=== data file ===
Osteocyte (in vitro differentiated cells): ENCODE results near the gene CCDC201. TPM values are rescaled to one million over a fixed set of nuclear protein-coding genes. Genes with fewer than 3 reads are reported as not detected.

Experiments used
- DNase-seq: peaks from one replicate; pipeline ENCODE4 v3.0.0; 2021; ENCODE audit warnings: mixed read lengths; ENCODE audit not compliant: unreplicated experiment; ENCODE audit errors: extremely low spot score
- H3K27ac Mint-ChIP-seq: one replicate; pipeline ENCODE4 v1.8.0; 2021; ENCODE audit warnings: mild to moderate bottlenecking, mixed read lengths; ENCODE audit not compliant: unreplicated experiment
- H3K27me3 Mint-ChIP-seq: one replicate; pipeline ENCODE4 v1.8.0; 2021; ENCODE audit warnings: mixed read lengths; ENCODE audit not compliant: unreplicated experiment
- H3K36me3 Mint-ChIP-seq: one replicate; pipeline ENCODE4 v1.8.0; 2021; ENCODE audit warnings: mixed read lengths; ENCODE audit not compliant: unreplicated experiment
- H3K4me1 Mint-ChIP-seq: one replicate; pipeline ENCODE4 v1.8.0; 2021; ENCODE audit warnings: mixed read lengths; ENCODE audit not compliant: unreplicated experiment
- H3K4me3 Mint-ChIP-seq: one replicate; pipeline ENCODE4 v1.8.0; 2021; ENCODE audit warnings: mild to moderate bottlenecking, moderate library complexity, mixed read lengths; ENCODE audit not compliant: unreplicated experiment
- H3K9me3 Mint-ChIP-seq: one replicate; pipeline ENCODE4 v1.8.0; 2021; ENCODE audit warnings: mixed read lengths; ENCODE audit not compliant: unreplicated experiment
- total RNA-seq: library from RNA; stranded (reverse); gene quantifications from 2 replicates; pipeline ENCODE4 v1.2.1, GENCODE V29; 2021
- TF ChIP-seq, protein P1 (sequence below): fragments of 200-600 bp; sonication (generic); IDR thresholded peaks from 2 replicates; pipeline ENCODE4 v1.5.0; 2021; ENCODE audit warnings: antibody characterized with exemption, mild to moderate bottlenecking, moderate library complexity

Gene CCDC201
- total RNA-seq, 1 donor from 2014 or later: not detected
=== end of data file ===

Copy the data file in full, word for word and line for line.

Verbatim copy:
Osteocyte (in vitro differentiated cells): ENCODE results near the gene CCDC201. TPM values are rescaled to one million over a fixed set of nuclear protein-coding genes. Genes with fewer than 3 reads are reported as not detected.

Experiments used
- DNase-seq: peaks from one replicate; pipeline ENCODE4 v3.0.0; 2021; ENCODE audit warnings: mixed read lengths; ENCODE audit not compliant: unreplicated experiment; ENCODE audit errors: extremely low spot score
- H3K27ac Mint-ChIP-seq: one replicate; pipeline ENCODE4 v1.8.0; 2021; ENCODE audit warnings: mild to moderate bottlenecking, mixed read lengths; ENCODE audit not compliant: unreplicated experiment
- H3K27me3 Mint-ChIP-seq: one replicate; pipeline ENCODE4 v1.8.0; 2021; ENCODE audit warnings: mixed read lengths; ENCODE audit not compliant: unreplicated experiment
- H3K36me3 Mint-ChIP-seq: one replicate; pipeline ENCODE4 v1.8.0; 2021; ENCODE audit warnings: mixed read lengths; ENCODE audit not compliant: unreplicated experiment
- H3K4me1 Mint-ChIP-seq: one replicate; pipeline ENCODE4 v1.8.0; 2021; ENCODE audit warnings: mixed read lengths; ENCODE audit not compliant: unreplicated experiment
- H3K4me3 Mint-ChIP-seq: one replicate; pipeline ENCODE4 v1.8.0; 2021; ENCODE audit warnings: mild to moderate bottlenecking, moderate library complexity, mixed read lengths; ENCODE audit not compliant: unreplicated experiment
- H3K9me3 Mint-ChIP-seq: one replicate; pipeline ENCODE4 v1.8.0; 2021; ENCODE audit warnings: mixed read lengths; ENCODE audit not compliant: unreplicated experiment
- total RNA-seq: library from RNA; stranded (reverse); gene quantifications from 2 replicates; pipeline ENCODE4 v1.2.1, GENCODE V29; 2021
- TF ChIP-seq, protein P1 (sequence below): fragments of 200-600 bp; sonication (generic); IDR thresholded peaks from 2 replicates; pipeline ENCODE4 v1.5.0; 2021; ENCODE audit warnings: antibody characterized with exemption, mild to moderate bottlenecking, moderate library complexity

Gene CCDC201
- total RNA-seq, 1 donor from 2014 or later: not detected